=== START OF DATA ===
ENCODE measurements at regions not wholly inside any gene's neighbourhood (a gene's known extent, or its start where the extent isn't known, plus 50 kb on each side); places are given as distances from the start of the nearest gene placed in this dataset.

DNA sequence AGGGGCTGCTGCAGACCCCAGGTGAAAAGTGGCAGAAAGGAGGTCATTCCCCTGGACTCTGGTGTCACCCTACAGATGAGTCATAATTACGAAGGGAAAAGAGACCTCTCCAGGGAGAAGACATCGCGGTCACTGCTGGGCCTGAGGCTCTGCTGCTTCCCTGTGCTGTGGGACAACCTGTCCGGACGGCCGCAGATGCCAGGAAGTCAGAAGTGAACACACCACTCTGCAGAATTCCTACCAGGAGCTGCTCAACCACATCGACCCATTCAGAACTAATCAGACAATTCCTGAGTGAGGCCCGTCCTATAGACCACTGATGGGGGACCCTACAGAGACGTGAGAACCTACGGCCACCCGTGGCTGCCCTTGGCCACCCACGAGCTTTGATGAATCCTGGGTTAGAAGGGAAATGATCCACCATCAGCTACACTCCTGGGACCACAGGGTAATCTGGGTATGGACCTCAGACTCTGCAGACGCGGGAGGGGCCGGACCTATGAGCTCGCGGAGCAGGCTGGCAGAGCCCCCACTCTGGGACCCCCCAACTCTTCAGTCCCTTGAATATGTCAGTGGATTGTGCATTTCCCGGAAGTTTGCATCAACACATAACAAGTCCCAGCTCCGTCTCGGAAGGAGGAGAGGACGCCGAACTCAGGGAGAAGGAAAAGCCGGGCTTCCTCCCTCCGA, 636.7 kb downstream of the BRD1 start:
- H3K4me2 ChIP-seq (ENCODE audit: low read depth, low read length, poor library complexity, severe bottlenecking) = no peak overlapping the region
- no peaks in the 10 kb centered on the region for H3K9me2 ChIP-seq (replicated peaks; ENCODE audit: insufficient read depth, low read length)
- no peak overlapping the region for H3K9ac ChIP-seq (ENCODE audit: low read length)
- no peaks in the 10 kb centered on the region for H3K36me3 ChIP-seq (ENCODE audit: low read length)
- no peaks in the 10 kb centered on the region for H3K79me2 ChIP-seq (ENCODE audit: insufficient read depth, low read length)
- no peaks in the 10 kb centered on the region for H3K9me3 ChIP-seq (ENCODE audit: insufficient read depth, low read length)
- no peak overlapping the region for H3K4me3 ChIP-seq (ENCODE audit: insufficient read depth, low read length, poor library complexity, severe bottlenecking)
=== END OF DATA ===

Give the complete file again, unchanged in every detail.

ENCODE measurements at regions not wholly inside any gene's neighbourhood (a gene's known extent, or its start where the extent isn't known, plus 50 kb on each side); places are given as distances from the start of the nearest gene placed in this dataset.

DNA sequence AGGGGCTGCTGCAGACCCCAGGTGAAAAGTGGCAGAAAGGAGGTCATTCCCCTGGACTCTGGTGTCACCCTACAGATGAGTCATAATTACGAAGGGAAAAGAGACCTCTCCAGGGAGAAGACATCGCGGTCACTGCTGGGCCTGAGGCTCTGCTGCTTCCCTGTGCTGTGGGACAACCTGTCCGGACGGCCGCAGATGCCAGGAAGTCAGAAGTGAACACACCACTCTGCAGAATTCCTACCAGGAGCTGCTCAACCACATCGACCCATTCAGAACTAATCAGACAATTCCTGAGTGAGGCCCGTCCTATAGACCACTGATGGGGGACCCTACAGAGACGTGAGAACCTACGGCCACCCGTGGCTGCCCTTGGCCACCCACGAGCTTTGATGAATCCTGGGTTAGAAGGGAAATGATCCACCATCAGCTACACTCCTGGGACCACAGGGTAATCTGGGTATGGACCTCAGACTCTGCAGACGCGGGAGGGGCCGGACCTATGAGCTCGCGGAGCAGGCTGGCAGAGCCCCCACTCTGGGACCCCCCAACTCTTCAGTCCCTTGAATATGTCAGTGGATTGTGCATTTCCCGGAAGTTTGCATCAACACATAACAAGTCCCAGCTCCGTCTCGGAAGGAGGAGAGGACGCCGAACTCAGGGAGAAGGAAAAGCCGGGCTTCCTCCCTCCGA, 636.7 kb downstream of the BRD1 start:
- H3K4me2 ChIP-seq (ENCODE audit: low read depth, low read length, poor library complexity, severe bottlenecking) = no peak overlapping the region
- no peaks in the 10 kb centered on the region for H3K9me2 ChIP-seq (replicated peaks; ENCODE audit: insufficient read depth, low read length)
- no peak overlapping the region for H3K9ac ChIP-seq (ENCODE audit: low read length)
- no peaks in the 10 kb centered on the region for H3K36me3 ChIP-seq (ENCODE audit: low read length)
- no peaks in the 10 kb centered on the region for H3K79me2 ChIP-seq (ENCODE audit: insufficient read depth, low read length)
- no peaks in the 10 kb centered on the region for H3K9me3 ChIP-seq (ENCODE audit: insufficient read depth, low read length)
- no peak overlapping the region for H3K4me3 ChIP-seq (ENCODE audit: insufficient read depth, low read length, poor library complexity, severe bottlenecking)